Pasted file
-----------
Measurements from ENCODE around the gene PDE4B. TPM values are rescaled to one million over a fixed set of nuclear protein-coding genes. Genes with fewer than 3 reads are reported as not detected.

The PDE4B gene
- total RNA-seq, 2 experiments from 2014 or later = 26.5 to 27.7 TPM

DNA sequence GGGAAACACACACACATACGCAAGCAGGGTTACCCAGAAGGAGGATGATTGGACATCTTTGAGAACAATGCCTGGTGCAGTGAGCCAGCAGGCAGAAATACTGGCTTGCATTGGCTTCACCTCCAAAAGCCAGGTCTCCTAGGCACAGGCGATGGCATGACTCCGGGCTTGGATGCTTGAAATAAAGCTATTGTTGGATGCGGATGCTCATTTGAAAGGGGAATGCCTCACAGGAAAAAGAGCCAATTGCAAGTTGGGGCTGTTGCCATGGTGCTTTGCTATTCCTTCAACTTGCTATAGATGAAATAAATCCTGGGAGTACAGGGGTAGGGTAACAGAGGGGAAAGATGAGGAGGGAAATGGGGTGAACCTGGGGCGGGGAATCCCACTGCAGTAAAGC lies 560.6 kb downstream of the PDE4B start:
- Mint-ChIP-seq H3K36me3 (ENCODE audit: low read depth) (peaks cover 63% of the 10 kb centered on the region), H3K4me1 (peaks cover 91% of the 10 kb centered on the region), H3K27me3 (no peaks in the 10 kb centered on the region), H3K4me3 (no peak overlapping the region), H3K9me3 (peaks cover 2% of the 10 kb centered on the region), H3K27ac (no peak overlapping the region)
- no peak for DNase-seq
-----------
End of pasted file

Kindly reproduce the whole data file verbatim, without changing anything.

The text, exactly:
Measurements from ENCODE around the gene PDE4B. TPM values are rescaled to one million over a fixed set of nuclear protein-coding genes. Genes with fewer than 3 reads are reported as not detected.

The PDE4B gene
- total RNA-seq, 2 experiments from 2014 or later = 26.5 to 27.7 TPM

DNA sequence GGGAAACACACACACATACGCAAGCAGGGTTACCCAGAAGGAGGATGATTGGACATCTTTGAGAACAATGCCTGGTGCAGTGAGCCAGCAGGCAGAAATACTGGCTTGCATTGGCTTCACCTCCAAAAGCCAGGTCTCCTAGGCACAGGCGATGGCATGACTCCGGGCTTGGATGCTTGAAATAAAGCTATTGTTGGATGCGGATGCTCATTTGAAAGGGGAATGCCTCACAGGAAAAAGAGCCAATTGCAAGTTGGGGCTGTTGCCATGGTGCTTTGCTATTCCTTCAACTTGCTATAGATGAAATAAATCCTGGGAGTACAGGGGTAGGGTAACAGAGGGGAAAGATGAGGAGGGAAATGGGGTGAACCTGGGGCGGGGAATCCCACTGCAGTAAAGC lies 560.6 kb downstream of the PDE4B start:
- Mint-ChIP-seq H3K36me3 (ENCODE audit: low read depth) (peaks cover 63% of the 10 kb centered on the region), H3K4me1 (peaks cover 91% of the 10 kb centered on the region), H3K27me3 (no peaks in the 10 kb centered on the region), H3K4me3 (no peak overlapping the region), H3K9me3 (peaks cover 2% of the 10 kb centered on the region), H3K27ac (no peak overlapping the region)
- no peak for DNase-seq